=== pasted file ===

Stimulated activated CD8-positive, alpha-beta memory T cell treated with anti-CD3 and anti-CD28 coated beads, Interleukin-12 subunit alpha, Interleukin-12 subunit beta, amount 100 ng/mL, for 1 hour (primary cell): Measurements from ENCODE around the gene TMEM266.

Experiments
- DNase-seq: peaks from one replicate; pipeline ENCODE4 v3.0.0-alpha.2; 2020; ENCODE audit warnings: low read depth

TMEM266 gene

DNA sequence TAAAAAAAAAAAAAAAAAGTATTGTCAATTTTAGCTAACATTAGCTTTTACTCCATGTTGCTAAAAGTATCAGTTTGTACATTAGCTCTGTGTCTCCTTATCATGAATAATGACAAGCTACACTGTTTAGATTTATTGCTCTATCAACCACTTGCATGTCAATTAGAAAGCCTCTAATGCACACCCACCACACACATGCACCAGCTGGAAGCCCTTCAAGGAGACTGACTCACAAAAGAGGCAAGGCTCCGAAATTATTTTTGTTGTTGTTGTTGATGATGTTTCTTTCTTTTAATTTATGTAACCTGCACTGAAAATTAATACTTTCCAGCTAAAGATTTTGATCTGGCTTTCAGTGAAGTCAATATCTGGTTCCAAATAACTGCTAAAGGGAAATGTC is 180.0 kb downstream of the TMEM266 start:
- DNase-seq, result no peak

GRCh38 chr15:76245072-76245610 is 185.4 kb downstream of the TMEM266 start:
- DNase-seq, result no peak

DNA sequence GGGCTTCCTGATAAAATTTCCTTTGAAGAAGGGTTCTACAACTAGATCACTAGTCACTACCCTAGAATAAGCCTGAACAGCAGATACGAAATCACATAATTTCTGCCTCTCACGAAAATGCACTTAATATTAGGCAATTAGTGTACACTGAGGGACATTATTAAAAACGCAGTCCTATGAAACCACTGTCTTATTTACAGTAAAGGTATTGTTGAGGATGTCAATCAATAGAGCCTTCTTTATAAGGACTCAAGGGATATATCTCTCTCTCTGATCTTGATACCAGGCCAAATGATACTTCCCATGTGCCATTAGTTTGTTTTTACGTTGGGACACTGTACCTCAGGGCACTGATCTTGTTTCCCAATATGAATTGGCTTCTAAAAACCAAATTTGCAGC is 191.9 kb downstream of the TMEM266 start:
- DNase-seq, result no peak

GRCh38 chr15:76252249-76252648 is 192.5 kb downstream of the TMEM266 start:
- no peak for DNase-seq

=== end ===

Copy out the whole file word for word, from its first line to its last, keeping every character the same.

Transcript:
Stimulated activated CD8-positive, alpha-beta memory T cell treated with anti-CD3 and anti-CD28 coated beads, Interleukin-12 subunit alpha, Interleukin-12 subunit beta, amount 100 ng/mL, for 1 hour (primary cell): Measurements from ENCODE around the gene TMEM266.

Experiments
- DNase-seq: peaks from one replicate; pipeline ENCODE4 v3.0.0-alpha.2; 2020; ENCODE audit warnings: low read depth

TMEM266 gene

DNA sequence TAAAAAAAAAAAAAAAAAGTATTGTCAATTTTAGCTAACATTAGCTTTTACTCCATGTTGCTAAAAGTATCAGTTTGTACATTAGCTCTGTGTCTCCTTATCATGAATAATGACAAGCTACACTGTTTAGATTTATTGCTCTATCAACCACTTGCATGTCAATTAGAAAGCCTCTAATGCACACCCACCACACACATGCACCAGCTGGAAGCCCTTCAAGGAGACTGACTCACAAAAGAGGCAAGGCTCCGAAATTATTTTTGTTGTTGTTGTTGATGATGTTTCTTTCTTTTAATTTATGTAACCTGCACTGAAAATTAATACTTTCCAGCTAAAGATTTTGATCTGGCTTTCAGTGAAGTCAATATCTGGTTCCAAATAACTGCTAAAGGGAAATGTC is 180.0 kb downstream of the TMEM266 start:
- DNase-seq, result no peak

GRCh38 chr15:76245072-76245610 is 185.4 kb downstream of the TMEM266 start:
- DNase-seq, result no peak

DNA sequence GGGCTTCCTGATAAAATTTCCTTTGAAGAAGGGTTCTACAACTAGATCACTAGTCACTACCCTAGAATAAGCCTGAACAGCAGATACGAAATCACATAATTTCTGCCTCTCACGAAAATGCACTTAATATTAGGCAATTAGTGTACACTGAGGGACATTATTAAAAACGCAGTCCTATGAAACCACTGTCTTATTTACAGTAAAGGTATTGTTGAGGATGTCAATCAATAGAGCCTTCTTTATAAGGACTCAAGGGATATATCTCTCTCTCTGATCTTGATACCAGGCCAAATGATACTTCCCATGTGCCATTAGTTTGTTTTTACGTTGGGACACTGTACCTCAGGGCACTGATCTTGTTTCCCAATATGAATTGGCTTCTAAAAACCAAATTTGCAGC is 191.9 kb downstream of the TMEM266 start:
- DNase-seq, result no peak

GRCh38 chr15:76252249-76252648 is 192.5 kb downstream of the TMEM266 start:
- no peak for DNase-seq